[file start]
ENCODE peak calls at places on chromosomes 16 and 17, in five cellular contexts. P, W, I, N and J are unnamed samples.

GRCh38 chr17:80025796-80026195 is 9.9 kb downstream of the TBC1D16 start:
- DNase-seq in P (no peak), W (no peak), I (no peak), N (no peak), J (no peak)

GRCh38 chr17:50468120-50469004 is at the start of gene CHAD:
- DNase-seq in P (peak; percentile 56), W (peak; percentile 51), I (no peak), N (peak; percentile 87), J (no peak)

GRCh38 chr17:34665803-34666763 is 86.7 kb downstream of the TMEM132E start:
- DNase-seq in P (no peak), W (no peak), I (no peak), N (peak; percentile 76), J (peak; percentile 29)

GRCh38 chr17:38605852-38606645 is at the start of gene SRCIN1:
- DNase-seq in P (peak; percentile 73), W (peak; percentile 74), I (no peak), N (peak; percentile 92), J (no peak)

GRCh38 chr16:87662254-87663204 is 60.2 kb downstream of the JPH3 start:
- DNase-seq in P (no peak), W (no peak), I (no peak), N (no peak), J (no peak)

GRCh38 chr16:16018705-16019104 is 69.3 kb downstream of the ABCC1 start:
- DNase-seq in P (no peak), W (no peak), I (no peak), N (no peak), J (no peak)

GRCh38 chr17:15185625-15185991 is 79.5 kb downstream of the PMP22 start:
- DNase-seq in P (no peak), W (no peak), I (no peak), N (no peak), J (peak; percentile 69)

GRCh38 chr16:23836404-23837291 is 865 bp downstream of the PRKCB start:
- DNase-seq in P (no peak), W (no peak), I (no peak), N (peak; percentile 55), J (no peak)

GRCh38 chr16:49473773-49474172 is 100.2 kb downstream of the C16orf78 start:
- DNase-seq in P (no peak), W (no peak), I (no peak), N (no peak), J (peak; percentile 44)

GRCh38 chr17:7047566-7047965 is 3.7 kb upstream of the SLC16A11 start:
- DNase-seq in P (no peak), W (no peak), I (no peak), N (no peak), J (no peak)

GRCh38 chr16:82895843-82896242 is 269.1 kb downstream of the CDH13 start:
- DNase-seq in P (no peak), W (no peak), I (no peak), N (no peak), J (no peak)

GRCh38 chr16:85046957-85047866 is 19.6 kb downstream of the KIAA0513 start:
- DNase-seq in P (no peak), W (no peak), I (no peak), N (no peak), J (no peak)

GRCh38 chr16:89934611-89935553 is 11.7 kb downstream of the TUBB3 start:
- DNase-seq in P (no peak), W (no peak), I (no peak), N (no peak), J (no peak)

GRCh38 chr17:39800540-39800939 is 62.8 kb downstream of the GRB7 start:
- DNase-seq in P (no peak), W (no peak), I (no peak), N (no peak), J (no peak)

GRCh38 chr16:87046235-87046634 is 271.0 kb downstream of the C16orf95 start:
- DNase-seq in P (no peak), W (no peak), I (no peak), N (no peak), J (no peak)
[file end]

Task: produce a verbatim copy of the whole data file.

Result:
ENCODE peak calls at places on chromosomes 16 and 17, in five cellular contexts. P, W, I, N and J are unnamed samples.

GRCh38 chr17:80025796-80026195 is 9.9 kb downstream of the TBC1D16 start:
- DNase-seq in P (no peak), W (no peak), I (no peak), N (no peak), J (no peak)

GRCh38 chr17:50468120-50469004 is at the start of gene CHAD:
- DNase-seq in P (peak; percentile 56), W (peak; percentile 51), I (no peak), N (peak; percentile 87), J (no peak)

GRCh38 chr17:34665803-34666763 is 86.7 kb downstream of the TMEM132E start:
- DNase-seq in P (no peak), W (no peak), I (no peak), N (peak; percentile 76), J (peak; percentile 29)

GRCh38 chr17:38605852-38606645 is at the start of gene SRCIN1:
- DNase-seq in P (peak; percentile 73), W (peak; percentile 74), I (no peak), N (peak; percentile 92), J (no peak)

GRCh38 chr16:87662254-87663204 is 60.2 kb downstream of the JPH3 start:
- DNase-seq in P (no peak), W (no peak), I (no peak), N (no peak), J (no peak)

GRCh38 chr16:16018705-16019104 is 69.3 kb downstream of the ABCC1 start:
- DNase-seq in P (no peak), W (no peak), I (no peak), N (no peak), J (no peak)

GRCh38 chr17:15185625-15185991 is 79.5 kb downstream of the PMP22 start:
- DNase-seq in P (no peak), W (no peak), I (no peak), N (no peak), J (peak; percentile 69)

GRCh38 chr16:23836404-23837291 is 865 bp downstream of the PRKCB start:
- DNase-seq in P (no peak), W (no peak), I (no peak), N (peak; percentile 55), J (no peak)

GRCh38 chr16:49473773-49474172 is 100.2 kb downstream of the C16orf78 start:
- DNase-seq in P (no peak), W (no peak), I (no peak), N (no peak), J (peak; percentile 44)

GRCh38 chr17:7047566-7047965 is 3.7 kb upstream of the SLC16A11 start:
- DNase-seq in P (no peak), W (no peak), I (no peak), N (no peak), J (no peak)

GRCh38 chr16:82895843-82896242 is 269.1 kb downstream of the CDH13 start:
- DNase-seq in P (no peak), W (no peak), I (no peak), N (no peak), J (no peak)

GRCh38 chr16:85046957-85047866 is 19.6 kb downstream of the KIAA0513 start:
- DNase-seq in P (no peak), W (no peak), I (no peak), N (no peak), J (no peak)

GRCh38 chr16:89934611-89935553 is 11.7 kb downstream of the TUBB3 start:
- DNase-seq in P (no peak), W (no peak), I (no peak), N (no peak), J (no peak)

GRCh38 chr17:39800540-39800939 is 62.8 kb downstream of the GRB7 start:
- DNase-seq in P (no peak), W (no peak), I (no peak), N (no peak), J (no peak)

GRCh38 chr16:87046235-87046634 is 271.0 kb downstream of the C16orf95 start:
- DNase-seq in P (no peak), W (no peak), I (no peak), N (no peak), J (no peak)